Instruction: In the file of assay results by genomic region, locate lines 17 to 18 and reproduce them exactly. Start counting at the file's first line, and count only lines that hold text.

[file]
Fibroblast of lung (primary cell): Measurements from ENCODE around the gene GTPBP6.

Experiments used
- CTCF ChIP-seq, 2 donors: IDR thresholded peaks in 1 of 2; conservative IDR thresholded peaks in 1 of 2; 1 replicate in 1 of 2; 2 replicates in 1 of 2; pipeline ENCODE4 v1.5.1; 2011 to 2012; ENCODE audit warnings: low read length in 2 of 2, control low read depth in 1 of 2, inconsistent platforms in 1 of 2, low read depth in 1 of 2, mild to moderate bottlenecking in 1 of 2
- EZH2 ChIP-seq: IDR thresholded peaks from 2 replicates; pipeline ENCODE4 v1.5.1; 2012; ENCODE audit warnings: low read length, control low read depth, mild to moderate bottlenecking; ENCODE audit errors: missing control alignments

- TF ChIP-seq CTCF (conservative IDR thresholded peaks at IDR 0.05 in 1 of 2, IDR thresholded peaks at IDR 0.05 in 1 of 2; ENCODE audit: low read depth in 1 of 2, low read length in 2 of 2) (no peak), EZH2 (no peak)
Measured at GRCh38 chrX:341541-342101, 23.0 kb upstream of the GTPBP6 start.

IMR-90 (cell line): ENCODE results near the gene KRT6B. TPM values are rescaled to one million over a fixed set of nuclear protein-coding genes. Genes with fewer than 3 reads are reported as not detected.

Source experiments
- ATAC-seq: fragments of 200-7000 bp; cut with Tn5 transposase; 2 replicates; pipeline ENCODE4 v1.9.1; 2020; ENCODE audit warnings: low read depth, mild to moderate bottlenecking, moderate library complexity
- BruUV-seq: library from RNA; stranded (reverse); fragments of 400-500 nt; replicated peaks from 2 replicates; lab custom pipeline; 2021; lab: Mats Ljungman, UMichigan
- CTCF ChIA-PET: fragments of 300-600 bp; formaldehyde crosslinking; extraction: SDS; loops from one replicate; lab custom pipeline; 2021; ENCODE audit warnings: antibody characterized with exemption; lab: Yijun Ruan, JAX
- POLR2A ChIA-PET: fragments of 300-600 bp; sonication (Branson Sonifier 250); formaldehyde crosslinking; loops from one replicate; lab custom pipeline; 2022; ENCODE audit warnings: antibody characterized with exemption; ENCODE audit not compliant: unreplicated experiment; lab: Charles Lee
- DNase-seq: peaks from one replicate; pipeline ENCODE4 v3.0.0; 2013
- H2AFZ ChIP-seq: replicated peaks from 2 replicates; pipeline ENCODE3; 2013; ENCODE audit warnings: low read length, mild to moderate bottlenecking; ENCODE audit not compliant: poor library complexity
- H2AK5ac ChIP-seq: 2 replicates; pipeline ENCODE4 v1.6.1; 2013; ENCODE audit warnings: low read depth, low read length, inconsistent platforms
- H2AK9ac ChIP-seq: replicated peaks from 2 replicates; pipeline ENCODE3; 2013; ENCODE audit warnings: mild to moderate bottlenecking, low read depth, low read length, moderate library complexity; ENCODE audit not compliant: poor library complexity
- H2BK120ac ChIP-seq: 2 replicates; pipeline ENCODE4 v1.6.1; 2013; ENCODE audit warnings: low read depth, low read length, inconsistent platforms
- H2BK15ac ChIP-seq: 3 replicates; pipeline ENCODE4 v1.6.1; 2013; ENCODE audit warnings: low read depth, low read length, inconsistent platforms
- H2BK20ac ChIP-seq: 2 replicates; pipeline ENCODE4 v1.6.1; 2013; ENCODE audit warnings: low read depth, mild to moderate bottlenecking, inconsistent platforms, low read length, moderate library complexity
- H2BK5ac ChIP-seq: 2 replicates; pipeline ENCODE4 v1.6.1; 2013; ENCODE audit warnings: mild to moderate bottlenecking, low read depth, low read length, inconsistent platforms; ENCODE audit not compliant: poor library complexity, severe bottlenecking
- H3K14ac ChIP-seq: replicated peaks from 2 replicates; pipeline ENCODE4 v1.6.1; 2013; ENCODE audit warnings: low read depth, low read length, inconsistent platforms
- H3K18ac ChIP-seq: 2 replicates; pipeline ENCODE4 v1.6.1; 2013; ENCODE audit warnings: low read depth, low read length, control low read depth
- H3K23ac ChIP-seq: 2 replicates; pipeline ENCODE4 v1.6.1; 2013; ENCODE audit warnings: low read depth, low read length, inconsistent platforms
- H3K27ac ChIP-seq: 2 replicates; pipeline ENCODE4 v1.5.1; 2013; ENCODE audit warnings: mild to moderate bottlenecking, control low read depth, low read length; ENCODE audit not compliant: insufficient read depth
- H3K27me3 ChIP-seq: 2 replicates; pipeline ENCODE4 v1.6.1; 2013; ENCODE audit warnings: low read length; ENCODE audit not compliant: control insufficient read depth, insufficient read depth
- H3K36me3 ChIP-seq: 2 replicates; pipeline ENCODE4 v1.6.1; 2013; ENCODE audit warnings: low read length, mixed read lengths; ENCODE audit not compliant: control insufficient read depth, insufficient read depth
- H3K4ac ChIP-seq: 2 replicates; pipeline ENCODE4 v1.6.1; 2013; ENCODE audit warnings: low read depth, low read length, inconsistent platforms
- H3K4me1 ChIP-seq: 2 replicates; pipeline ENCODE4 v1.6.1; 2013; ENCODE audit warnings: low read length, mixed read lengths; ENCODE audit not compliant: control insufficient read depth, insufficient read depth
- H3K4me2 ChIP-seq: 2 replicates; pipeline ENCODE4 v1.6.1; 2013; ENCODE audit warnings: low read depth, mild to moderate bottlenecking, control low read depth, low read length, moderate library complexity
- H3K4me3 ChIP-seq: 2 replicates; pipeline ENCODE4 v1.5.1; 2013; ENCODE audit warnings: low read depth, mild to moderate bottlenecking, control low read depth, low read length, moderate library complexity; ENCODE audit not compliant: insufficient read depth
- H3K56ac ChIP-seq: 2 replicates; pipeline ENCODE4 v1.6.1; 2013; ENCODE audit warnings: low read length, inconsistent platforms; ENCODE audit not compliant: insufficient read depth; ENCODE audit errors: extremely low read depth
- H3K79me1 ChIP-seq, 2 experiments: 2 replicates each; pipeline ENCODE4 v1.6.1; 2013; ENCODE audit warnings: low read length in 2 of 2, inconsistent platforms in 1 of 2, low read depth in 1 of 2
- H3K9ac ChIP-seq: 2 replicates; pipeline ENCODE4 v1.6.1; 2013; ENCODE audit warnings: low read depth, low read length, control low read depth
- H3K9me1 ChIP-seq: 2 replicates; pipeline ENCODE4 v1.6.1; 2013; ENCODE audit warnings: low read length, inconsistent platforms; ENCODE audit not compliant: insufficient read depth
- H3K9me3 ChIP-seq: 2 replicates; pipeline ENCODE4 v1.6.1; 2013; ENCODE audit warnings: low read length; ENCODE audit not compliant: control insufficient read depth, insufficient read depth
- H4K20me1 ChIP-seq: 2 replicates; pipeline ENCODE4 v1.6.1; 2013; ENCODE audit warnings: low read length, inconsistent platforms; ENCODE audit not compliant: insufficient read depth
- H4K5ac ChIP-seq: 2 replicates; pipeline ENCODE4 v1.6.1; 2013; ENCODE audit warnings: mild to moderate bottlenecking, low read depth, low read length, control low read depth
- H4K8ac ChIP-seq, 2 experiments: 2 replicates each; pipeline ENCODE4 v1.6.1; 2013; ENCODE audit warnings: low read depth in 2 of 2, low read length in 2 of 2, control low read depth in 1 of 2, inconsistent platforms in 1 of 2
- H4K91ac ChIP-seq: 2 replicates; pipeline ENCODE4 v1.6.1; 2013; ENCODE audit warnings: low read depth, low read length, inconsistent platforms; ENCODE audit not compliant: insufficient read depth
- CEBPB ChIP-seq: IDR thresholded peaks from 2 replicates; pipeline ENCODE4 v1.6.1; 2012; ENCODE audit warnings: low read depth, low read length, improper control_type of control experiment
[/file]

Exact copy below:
- H2BK120ac ChIP-seq: 2 replicates; pipeline ENCODE4 v1.6.1; 2013; ENCODE audit warnings: low read depth, low read length, inconsistent platforms
- H2BK15ac ChIP-seq: 3 replicates; pipeline ENCODE4 v1.6.1; 2013; ENCODE audit warnings: low read depth, low read length, inconsistent platforms